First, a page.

Catching up to human treatments for canine AML

Losing a dog to cancer is always devastating, but losing one to acute myeloid leukemia (AML) is an especially heart-wrenching experience because it happens so fast. Dr. Kelly Hume, an associate professor in the Department of Clinical Sciences and veterinary oncologist at the Cornell University Companion Animal Hospital, recalls a recent case where a three-year-old large-breed dog lived just 19 days after the initial diagnosis, despite supportive care and two different types of chemotherapy.

Some dogs are too sick at diagnosis even to attempt treatment, but for others, the standard therapy may give them a few more months. "One of the challenges with cancer treatment is that it's such a roll of the dice," said Hume. "That's why research is so important — so that we can have better treatment guidelines and give owners more accurate expectations for the future."

Currently, when dogs receive a diagnosis of AML, they have only a fraction of treatment options available to humans. Dr. Tracy Stokol, a professor in the Department of Population Medicine and Diagnostic Sciences and veterinary clinical pathologist at the Cornell College of Veterinary Medicine, wants to give dogs and their owners more information and better choices for fighting this aggressive disease. She received a grant from the Cornell Margaret and Richard Riney Canine Health Center to investigate what the presence of different cancerous mutations reveals about how best to approach each dog's case. 

AML is a type of cancer that starts in the bone marrow and leads to the production of vast numbers of immature blood cells that ultimately crowd out the other normal cells in the blood. The cancer progresses quickly—healthy dogs suddenly become tired, stop eating, have enlarged lymph nodes or develop a fever. "It's devastating when you have this really happy dog, some of which are quite young, and then suddenly they develop an incurable disease, which is so rapidly fatal," Stokol said.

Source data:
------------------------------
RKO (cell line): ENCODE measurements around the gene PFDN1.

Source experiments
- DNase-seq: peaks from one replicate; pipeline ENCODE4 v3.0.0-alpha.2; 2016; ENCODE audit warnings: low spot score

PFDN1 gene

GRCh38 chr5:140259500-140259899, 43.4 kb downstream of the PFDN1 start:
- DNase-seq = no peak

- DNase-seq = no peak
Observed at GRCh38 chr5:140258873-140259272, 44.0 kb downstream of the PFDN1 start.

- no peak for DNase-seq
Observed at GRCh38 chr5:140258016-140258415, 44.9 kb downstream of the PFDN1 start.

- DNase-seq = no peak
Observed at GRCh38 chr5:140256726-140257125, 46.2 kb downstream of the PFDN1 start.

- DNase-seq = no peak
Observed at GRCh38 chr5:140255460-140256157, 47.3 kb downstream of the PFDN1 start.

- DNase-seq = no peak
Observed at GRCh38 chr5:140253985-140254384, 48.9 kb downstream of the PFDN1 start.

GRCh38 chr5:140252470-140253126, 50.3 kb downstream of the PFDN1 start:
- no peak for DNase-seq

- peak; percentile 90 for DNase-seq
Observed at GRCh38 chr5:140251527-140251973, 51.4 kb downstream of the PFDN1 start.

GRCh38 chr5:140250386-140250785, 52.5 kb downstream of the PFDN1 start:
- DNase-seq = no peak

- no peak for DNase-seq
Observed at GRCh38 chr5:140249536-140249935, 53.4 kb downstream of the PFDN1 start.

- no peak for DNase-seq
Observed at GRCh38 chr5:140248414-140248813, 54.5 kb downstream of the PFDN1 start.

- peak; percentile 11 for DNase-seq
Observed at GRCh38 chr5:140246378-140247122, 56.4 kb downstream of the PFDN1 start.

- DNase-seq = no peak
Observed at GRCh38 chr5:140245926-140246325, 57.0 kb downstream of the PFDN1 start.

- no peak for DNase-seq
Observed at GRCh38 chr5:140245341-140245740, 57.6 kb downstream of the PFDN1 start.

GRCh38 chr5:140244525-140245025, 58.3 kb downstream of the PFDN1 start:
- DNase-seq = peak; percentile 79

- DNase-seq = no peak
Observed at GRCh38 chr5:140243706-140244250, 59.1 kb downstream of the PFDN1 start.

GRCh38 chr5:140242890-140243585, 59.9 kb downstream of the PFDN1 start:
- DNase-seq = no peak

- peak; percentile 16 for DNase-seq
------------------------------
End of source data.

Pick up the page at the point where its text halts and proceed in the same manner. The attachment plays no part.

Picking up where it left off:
Stokol has long been fascinated by AML, starting with her training in veterinary clinical pathology, but the disease really hit home when a close family member died from AML. The death inspired her to pursue research on the canine disease more vigorously. "We're so far behind in veterinary medicine," said Stokol. "We're using drugs that are old in human medicine and it would be nice to be able to expand our treatment options."

The center funding will enable Stokol to analyze blood samples from 20 dogs diagnosed with AML along with collaborators at the University of Georgia, the University of Guelph and the University of Tennessee, veterinarians from specialty clinics, and a pathologist who specializes in human AML at the University of North Carolina at Chapel Hill. They plan to compare DNA from the cancerous cells in the blood to DNA from a cheek swab to identify new mutations. Ultimately, they hope to link the mutations to different subtypes of AML, enabling genetic testing that could indicate whether newer drugs may be more effective than the standard treatment.

With the initial work funded by the Cornell Canine Health Center, Stokol also recently received a grant from the American Kennel Club Canine Health Foundation that will extend the project for another two years and include 46 additional dogs.

Stokol is eager to recruit additional dogs. Veterinarians treating dogs suspected to have AML can contact her to be considered for the study, where they will receive complimentary diagnostic testing. The study may help future AML patients to live longer lives.

"I think we can do better than what we're doing now," Stokol said, "and at least give the owners more time with their dogs."

This blood sample from a healthy dog shows red blood cells (red) and a normal neutrophil (blue), a white blood cell that protects against bacterial infection.

This blood sample from a dog with AML shows almost all of the normal white blood cells have been replaced by the tumor (blue). Photo credit: Tracy Stoko

Written by Patricia Waldron